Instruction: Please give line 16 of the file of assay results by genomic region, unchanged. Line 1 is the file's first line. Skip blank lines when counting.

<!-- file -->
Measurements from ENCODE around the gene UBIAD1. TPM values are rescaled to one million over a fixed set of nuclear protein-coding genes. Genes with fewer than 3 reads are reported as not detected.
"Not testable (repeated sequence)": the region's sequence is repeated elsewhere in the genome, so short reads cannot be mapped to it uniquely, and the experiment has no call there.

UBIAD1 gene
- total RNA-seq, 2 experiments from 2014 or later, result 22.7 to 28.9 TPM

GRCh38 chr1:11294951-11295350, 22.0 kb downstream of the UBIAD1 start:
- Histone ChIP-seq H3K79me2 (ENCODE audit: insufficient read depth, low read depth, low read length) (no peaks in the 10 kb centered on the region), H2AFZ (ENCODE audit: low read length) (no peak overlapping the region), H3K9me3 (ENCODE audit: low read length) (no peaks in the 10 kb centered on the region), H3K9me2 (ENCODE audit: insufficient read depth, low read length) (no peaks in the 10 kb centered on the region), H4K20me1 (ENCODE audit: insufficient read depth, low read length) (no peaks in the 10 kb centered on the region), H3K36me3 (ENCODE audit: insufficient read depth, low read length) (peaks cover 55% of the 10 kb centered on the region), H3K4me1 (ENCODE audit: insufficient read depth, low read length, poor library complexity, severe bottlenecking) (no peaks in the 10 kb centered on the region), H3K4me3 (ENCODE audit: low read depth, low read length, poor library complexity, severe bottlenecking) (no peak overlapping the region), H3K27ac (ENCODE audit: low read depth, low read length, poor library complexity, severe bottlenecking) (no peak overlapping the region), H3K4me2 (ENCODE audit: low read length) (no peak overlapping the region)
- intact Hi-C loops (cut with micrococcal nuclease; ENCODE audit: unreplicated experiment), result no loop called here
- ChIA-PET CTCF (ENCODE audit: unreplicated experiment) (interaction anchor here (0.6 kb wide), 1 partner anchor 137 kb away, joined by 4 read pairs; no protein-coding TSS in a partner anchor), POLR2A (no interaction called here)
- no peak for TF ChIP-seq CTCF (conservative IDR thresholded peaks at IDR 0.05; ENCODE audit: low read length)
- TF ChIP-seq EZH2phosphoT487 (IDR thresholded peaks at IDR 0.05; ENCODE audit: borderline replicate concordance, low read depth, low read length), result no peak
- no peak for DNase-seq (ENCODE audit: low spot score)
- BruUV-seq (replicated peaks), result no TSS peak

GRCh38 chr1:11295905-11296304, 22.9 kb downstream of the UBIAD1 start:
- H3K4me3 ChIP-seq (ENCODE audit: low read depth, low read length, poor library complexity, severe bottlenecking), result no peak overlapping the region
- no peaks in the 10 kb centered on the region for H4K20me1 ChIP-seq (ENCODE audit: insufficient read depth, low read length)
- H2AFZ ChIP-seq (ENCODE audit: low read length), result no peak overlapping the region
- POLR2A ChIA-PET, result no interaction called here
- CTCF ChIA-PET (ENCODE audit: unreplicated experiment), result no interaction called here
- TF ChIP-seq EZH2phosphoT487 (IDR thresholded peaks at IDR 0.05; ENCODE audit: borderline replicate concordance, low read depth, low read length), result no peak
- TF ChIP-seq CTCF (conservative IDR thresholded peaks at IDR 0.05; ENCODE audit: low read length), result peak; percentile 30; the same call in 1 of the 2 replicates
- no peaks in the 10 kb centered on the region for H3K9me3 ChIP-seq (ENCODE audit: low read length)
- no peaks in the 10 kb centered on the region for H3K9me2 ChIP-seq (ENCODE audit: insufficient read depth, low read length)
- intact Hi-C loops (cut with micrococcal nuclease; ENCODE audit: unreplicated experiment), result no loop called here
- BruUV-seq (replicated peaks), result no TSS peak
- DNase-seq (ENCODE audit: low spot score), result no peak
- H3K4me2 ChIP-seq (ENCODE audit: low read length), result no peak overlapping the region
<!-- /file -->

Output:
- H2AFZ ChIP-seq (ENCODE audit: low read length), result no peak overlapping the region